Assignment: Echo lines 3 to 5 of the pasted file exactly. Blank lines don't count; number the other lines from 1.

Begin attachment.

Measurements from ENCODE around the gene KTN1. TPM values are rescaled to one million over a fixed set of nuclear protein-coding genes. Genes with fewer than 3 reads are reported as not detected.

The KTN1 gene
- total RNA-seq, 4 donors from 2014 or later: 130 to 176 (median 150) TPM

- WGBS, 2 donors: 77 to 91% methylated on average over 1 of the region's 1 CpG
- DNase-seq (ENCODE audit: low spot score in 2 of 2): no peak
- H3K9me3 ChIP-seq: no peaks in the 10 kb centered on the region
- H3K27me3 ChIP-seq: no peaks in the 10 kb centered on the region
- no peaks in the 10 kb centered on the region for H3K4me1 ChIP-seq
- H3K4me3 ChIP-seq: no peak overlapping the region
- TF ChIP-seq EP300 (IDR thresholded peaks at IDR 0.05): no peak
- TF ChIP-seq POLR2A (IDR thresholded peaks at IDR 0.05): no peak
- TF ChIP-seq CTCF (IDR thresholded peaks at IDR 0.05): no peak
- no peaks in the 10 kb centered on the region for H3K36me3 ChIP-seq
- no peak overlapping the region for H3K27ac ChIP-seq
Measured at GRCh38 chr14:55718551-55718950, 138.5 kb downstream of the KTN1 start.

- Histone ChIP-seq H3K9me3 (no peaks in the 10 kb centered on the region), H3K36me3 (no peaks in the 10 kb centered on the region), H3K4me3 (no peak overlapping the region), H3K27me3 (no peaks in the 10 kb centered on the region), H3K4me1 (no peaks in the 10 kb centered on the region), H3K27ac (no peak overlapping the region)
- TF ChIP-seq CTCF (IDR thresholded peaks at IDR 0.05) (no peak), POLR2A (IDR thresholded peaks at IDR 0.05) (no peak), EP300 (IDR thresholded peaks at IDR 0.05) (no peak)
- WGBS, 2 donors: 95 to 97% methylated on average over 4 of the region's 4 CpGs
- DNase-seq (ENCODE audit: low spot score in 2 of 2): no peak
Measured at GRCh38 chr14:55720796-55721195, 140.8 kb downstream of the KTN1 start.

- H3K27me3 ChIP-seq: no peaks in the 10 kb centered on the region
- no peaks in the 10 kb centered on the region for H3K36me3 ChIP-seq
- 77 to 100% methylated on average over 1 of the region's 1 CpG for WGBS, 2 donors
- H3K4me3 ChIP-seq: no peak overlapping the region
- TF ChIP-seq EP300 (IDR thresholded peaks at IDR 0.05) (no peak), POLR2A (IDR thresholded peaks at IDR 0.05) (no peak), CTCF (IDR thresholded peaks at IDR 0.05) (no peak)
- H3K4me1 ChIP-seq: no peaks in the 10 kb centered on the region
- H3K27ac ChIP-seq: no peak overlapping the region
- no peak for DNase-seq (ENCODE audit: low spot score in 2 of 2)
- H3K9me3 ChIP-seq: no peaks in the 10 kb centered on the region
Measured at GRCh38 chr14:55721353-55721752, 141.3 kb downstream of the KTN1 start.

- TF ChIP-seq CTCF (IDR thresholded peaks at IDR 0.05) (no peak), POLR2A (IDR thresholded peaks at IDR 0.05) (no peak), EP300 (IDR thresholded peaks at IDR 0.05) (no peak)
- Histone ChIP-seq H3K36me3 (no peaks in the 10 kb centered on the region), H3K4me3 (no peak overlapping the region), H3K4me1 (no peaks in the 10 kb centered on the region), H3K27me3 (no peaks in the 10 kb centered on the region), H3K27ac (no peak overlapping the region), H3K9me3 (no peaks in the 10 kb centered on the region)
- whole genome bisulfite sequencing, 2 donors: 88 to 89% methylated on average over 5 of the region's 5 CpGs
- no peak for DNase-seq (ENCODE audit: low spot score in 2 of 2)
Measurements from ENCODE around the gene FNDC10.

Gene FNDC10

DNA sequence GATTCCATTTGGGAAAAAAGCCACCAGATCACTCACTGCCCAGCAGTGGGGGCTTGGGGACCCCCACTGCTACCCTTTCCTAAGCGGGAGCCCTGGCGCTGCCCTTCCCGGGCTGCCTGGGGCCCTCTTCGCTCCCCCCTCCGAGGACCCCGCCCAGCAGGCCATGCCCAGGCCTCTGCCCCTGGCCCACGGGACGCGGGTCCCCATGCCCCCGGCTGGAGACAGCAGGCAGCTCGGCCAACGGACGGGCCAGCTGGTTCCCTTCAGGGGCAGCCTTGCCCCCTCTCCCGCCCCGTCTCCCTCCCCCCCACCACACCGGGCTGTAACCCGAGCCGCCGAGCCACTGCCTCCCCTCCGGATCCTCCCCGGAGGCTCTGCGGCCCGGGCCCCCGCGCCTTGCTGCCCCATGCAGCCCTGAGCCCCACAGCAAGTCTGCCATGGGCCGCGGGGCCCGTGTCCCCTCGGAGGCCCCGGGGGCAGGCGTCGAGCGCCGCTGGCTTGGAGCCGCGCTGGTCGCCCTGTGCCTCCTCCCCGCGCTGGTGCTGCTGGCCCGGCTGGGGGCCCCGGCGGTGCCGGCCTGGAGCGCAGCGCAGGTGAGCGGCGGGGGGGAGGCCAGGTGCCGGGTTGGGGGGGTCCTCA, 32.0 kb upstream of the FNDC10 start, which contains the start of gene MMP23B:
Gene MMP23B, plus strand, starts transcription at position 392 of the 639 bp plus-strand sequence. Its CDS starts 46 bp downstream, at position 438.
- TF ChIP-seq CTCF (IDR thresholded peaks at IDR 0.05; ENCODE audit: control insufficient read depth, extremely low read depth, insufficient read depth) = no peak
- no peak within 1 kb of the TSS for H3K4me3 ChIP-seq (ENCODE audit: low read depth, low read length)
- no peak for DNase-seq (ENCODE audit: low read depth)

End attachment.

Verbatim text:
- total RNA-seq, 4 donors from 2014 or later: 130 to 176 (median 150) TPM

- WGBS, 2 donors: 77 to 91% methylated on average over 1 of the region's 1 CpG
- DNase-seq (ENCODE audit: low spot score in 2 of 2): no peak